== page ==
Just like in the US, the economy is becoming increasingly concentrated into a massive sector of low wage, sub-contracted jobs with a smaller number of increasingly well-paid positions. This too is a link that needs to made in the US—our education system is about what our society should be. This is also why we at Classroom Struggle are so focused on providing positive models of social justice and community control over our education, because the status quo is not defendable. To stop the privatization of our educational system we need to have a vision worth fighting for. Currently our education system reproduces the inequities of society. We want education to be a force for fighting against inequity and for justice. We also believe our task of keeping public education public, and moving it towards community control and social justice is easier than the fight in Chile. After all, in Chile, the ruling class is not only the Chilean wealthy but also the ruling class interests all over the world invested in resource extraction and privatization there.
Two final ideas from their talk and then some take aways:
First, in Chile like in the US, movements are constantly facing the threat of co-optation. A constant message from within and without the movement is that in giving up their power to politicians, foundations, laws, new union leadership, socialist parties, ballot initiatives, or whatever, that they can get a free, quality public education that serves their interest with less work. We all wish that was possible, for more is better, and the easier the better. However, our friends from Chile push us to realize that if we give up our power we cannot get what we want. Hence the importance of organizing the base, exercising power in schools and in the streets, sharing and debating, and coming to the next stage of learning as a movement, for the movement as well as individuals learn through experience, reflection, and analysis.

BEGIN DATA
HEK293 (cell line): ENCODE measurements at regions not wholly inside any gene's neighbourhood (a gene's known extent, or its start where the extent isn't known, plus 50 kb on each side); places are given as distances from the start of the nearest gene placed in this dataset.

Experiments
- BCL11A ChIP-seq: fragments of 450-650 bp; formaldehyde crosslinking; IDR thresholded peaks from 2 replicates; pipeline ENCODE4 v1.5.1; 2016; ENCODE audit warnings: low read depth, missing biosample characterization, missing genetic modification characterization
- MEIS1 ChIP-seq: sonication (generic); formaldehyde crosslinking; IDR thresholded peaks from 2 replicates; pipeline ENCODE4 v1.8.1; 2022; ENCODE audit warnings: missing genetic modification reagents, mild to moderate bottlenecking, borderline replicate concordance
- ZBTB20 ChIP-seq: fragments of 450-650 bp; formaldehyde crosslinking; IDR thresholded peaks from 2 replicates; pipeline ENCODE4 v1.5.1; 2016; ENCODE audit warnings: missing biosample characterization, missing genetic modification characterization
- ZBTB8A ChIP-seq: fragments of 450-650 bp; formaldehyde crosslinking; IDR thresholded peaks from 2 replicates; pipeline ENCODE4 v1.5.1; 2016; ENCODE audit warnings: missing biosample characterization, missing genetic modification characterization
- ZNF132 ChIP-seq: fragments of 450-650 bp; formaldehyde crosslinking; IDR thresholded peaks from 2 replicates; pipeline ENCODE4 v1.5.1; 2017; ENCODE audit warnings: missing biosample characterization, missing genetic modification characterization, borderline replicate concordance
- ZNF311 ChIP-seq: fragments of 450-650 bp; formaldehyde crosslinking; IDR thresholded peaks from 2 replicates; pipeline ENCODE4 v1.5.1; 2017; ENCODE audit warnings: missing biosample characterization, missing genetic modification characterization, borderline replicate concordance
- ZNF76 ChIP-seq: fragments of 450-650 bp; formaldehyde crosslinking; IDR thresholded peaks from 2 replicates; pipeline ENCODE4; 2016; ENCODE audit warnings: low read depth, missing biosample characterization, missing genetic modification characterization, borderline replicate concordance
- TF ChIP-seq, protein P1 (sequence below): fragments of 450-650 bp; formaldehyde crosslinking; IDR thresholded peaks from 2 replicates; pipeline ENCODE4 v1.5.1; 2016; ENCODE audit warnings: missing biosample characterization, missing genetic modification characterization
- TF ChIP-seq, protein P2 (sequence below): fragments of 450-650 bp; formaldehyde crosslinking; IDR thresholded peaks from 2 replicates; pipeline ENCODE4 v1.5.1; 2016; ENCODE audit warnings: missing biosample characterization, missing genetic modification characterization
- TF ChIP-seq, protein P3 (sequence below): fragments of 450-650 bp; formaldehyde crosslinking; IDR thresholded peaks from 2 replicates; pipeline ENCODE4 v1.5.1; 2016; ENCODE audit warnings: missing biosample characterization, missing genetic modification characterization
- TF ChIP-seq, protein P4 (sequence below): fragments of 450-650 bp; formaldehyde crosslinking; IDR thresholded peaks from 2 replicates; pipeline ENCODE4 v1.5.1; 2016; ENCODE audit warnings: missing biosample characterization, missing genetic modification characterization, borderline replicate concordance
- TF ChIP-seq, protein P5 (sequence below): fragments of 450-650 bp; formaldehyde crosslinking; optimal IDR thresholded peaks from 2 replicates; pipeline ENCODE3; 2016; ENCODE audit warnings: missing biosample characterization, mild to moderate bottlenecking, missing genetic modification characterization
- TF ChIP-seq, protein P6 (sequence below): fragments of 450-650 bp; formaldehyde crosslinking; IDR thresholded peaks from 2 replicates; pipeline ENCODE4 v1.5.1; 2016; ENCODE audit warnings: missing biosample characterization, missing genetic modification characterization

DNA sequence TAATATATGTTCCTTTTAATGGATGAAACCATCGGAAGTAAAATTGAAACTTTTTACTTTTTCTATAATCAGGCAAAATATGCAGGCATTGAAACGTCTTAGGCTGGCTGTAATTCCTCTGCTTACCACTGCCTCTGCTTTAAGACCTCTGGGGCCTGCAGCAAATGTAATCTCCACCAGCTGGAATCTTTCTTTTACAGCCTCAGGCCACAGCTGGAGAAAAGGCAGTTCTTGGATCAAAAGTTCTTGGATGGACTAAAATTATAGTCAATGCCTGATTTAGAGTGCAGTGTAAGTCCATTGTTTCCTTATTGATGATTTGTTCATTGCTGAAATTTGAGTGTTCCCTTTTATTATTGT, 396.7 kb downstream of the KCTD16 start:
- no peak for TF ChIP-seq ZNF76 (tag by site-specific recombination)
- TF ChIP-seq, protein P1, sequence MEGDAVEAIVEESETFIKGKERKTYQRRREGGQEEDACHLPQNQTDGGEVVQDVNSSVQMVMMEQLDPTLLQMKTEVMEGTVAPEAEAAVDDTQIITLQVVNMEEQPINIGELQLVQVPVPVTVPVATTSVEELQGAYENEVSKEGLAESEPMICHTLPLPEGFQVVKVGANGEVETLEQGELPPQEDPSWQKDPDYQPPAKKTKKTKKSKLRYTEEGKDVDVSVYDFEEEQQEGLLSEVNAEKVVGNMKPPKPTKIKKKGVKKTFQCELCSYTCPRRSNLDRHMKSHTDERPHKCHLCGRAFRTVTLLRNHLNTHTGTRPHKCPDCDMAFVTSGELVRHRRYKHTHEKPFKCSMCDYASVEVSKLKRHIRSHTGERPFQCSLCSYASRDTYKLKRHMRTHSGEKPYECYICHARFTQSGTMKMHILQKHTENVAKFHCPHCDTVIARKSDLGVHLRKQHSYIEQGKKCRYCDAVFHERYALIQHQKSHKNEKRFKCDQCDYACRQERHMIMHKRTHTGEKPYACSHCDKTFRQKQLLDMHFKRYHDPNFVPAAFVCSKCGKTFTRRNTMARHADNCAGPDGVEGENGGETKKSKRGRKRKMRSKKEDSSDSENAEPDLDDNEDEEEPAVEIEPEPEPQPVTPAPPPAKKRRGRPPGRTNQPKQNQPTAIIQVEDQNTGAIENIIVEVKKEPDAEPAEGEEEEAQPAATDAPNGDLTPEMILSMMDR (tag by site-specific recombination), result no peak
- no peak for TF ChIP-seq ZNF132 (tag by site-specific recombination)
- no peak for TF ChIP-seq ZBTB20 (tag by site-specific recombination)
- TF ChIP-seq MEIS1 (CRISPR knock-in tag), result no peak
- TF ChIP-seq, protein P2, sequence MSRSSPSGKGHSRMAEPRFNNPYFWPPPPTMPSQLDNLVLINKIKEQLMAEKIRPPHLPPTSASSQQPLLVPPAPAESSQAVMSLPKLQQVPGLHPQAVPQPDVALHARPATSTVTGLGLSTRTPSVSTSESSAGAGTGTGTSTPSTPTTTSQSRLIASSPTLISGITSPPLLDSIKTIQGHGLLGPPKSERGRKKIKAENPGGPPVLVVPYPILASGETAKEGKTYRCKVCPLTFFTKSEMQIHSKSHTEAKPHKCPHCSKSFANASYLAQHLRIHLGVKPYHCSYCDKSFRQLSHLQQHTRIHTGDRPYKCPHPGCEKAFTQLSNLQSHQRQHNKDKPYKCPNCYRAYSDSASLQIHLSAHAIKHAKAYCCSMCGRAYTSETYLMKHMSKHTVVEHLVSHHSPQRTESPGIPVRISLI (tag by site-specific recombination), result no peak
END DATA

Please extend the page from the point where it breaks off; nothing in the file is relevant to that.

Second, is the idea of a “right” vs. a “social right”. While this may sound philosophical, this difference is actually critically important, and something I had never heard before. What’s the difference? A “right” is what we all deserve as human beings—clean air, water, free education, health care, and so on. However, a “social right” is a right that we don’t only deserve as human beings but that our community should have control over determining what a right is. According to this distinction, the black, or Native, or Latino community in Minneapolis should not only have a right to a free quality public education but a free quality public education they control. And while most of us want to live in a multicultural society, and have to, I believe figuring out what community/worker control and social justice means is a challenge we face if we want to realistically transform public education for the better.
Ok. Some final take aways!
Privatized education does not work for the vast majority of people in Chile, it will not work for most of us here, either.
Switching to the movement tactics of direct action and direct democracy is the way forward for our movement, and we can already see students leading the way. For example, see last year’s walkouts at South and Hopkins High School and the recent walkout at St Paul Central.
Educators, like students, have the most power AT SCHOOL. This is where we have relationships with all the constituents we need to fight—students, parents, and communities. This is where we understand the dynamics and can not only resist but propose solutions and organize against privatization and for community control and social justice.
It seems to me that more and more in the US people are beginning to lose their fear, which is another way of saying that hope is on its way! Lets be the change we want to see in the world…
Here is an account of a recent community meal organized by the Education Organizing Committee of the Twin Cities IWW.
by Erin Dyke, member of the IWW Education Organizing Committee
More than 50 people came together for the first social justice education community meal of 2014 on February 16th, to explore the prevailing trend toward managed instruction in our schools and potential alternatives. We gnoshed on a delicious (and free!) Sunday brunch of fruits, eggs, potato hash, breads, and other treats while we caught up with old friends and made new comrades. We want to take some time to reflect on what we learned from our time together and consider ways to move forward to fight against the forced de-skilling of students and educators.
Here is a repost from the blog of the Education Organizing Committee of the Twin Cities IWW.
Do teachers and other educators have power to change things in our schools? Everyday I talk to teachers who are upset, saddened by negative changes, struggling to ensure all of their students succeed. Many days I ask my co-workers what we can do, or if they can help with something. Sometimes they say yes, but mostly they say they are too busy to do anything. Sometimes I feel like we are too busy drowning to organize a raft to save ourselves.